New Effort to Help Denver Adults Living with Sensory Loss

Local Resources Designed to Help Denver Seniors Living with Impaired Senses ~

DENVER, CO[April. 22, 2021]  83 percent of older adults live with at least one form of sensory loss, according to a survey by Home Instead, Inc.While those with sensory loss have always faced an increased risk of feeling isolated, the pandemic has further reduced their ability to fully connect with the world around them, leading to a diminished quality of life. 

 “Over the last year, we have grown increasingly more aware of the negative effects of social isolation,” said Lakelyn Hogan, Ph.D., gerontologist, and caregiver advocate at Home Instead, Inc. “Older adults living with limited or diminished senses are faced with the added stress and difficulties brought on by prolonged isolation from their loved ones. And it’s especially important to consider their needs, as they may have an especially difficult time staying connected.”  

 Now more than ever, it is important for family members, caregivers and the community as a whole to be mindful of the signs of sensory loss and take proactive steps to ensure these individuals feel embraced and engaged.  

 Each of the five senses plays a role in keeping us connected to the world around us. When they are weakened, it can become difficult and frightening to navigate an environment that is not designed to accommodate impaired vision, hearing, mobility and more.   

 “Some older adults have been able to use video chats and phone calls to stay in touch with family during the pandemic,” said Bill Dahlquist, owner of the Denver Home Instead®. “In fact, according to a recent study1 by Home Instead, Inc., one in four - 28% - feel more comfortable using new technology than they did one year ago. But that technology may not work for seniors with failing eyesight or hearing. For them, isolation remains a threat.”  

Prioritize Thoughtful Connection  

All of us can play a role in ensuring the aging population feels supported and connected during these times. Dahlquist offers these tips from Home Instead to help connect:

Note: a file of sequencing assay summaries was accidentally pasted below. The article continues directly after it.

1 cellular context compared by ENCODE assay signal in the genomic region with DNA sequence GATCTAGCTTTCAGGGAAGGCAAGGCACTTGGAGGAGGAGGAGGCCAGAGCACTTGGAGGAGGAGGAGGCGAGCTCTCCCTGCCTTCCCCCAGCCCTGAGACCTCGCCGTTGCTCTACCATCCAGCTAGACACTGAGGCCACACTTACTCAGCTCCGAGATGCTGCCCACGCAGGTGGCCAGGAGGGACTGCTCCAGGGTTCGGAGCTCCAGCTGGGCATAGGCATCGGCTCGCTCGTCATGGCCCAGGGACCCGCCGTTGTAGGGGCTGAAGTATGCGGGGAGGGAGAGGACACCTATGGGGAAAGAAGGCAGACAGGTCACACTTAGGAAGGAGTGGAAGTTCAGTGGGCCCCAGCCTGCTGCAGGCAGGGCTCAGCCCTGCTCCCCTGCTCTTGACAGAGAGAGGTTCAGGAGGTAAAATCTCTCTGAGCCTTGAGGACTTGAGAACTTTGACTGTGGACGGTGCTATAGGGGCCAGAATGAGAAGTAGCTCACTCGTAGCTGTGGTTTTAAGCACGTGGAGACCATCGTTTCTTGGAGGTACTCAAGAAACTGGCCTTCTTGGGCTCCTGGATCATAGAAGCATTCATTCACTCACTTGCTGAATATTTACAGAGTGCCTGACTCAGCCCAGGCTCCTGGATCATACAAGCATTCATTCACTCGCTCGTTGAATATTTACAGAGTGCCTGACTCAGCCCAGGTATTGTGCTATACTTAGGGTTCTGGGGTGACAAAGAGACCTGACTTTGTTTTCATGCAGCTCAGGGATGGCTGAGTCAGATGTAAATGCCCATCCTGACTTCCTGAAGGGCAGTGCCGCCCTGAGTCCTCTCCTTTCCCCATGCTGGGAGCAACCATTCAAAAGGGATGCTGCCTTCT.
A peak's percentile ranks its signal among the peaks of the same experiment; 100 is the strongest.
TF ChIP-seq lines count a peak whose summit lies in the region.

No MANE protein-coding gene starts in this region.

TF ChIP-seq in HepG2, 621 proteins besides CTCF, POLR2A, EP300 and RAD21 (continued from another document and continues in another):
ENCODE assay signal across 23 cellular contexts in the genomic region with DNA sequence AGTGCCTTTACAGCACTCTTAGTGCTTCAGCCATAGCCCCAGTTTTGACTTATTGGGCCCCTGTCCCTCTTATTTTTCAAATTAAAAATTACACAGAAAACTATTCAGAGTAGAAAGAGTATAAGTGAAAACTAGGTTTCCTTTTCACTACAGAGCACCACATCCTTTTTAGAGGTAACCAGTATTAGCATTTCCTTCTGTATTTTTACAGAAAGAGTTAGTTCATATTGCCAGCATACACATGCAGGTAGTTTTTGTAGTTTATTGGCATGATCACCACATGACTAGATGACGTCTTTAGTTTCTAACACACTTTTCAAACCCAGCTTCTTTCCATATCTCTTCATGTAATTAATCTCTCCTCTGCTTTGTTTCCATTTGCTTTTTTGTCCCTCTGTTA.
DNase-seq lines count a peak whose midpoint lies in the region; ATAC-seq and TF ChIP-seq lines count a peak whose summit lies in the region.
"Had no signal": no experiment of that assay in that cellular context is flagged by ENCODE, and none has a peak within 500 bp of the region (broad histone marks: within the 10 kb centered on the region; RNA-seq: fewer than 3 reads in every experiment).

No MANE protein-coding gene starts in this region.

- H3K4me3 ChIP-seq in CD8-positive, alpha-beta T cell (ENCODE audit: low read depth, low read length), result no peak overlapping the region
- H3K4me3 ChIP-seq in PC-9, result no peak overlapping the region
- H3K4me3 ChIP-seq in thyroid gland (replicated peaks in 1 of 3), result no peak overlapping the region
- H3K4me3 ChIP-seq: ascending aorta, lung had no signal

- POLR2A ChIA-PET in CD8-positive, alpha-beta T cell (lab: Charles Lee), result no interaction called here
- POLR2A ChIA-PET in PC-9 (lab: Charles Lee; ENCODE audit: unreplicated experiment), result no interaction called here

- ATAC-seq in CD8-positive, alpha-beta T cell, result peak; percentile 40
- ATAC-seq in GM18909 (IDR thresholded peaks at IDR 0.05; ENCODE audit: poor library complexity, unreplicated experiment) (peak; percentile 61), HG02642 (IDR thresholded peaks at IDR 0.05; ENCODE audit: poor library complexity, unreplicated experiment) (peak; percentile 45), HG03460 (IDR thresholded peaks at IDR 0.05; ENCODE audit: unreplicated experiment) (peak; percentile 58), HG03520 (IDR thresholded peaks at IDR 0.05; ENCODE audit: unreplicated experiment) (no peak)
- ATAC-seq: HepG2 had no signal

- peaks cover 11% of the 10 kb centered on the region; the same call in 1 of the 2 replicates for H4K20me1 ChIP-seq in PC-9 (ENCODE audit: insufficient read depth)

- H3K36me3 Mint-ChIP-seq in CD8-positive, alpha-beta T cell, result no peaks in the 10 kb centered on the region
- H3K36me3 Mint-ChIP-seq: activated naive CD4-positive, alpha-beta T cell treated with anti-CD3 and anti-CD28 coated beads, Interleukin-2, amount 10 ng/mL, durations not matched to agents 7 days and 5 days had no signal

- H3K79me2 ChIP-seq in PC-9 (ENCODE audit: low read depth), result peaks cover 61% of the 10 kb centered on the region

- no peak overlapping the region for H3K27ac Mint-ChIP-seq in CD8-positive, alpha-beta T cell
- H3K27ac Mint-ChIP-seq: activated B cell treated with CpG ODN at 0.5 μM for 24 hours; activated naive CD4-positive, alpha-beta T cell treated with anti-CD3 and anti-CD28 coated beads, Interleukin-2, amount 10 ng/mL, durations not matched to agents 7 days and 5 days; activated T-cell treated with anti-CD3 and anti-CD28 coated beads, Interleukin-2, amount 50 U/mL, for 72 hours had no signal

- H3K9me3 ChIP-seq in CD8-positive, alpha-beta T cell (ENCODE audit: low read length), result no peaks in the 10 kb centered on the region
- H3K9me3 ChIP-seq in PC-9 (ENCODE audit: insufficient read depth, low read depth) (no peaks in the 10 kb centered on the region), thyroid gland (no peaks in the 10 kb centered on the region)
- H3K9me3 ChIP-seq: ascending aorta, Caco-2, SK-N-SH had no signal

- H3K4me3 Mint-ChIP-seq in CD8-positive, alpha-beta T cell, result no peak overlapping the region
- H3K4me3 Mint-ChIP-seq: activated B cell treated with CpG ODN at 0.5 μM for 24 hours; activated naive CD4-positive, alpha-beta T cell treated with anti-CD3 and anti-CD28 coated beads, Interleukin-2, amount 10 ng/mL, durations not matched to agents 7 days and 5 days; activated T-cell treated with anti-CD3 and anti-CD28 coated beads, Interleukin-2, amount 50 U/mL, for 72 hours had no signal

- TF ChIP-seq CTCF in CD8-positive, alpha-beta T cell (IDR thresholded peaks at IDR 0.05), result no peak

Contact older loved ones or neighbors regularly and create meaningful interactions to ensure they feel valued.   

  • During phone calls, be sure to speak up and enunciate your words clearly.   
  • When possible, visit in-person from a socially safe distance.  
  • Consider using a clear mask to help those with hearing loss read your lips.  

 Lead withEmpathy  

One simple way to make those with sensory loss feel included is to practice empathy. By putting ourselves in their shoes, we can help create a more inclusive and aging-friendly world for our loved ones, neighbors and others in the community.   

 “We can find opportunities to lead with empathy in everyday situations,” explains Hogan. “For example, if you’re in line at the grocery store and an older adult in front of you is having a hard time grabbing their credit card from their wallet, instead of getting frustrated, take a deep breath and remember that they may not have the same sensitivity in their fingers as you do.”   

 To help others better understand the unique challenges of living with sensory loss, Home Instead in Denver is offering free “Aging SensesSM” resources designed to help families and the community start a larger conversation around the impacts of sensory loss. Tools include an online sensory loss simulation and instructions on how to create a do-it-yourself Aging Senses Kit.    

 To get familiar with the signs and symptoms, Home Instead offers simple DIY activities to simulate sensory loss – things like walking with corn kernels in your socks to experience the feeling of walking with neuropathy or putting masking tape on your glasses to better understand vision with glaucoma.  

For more information, including an interactive experience so you may see firsthand the challenges of sensory loss, visit

Founded in 1994 in Omaha, Nebraska, the Home Instead® franchise network provides personalized care, support and education to enhance the lives of aging adults and their families. Today, the network is the world’s leading provider of in-home care services for older adults, with more than 1,200 independently owned and operated franchises that provide more than 90 million hours of care annually throughout the United States, Canada and 14 other countries. Local Home Instead offices employ approximately 90,000 CAREGiversSM worldwide who provide basic support services that enable older adults to live safely and comfortably in their own homes for as long as possible. Home Instead franchise owners partner with clients and their family members to help meet varied individual needs. Services span the care continuum – from providing personal care to specialized Alzheimer’s care and hospice support. Also available are family caregiver education and support resources. Visit Connect with us on Facebook and Twitter.

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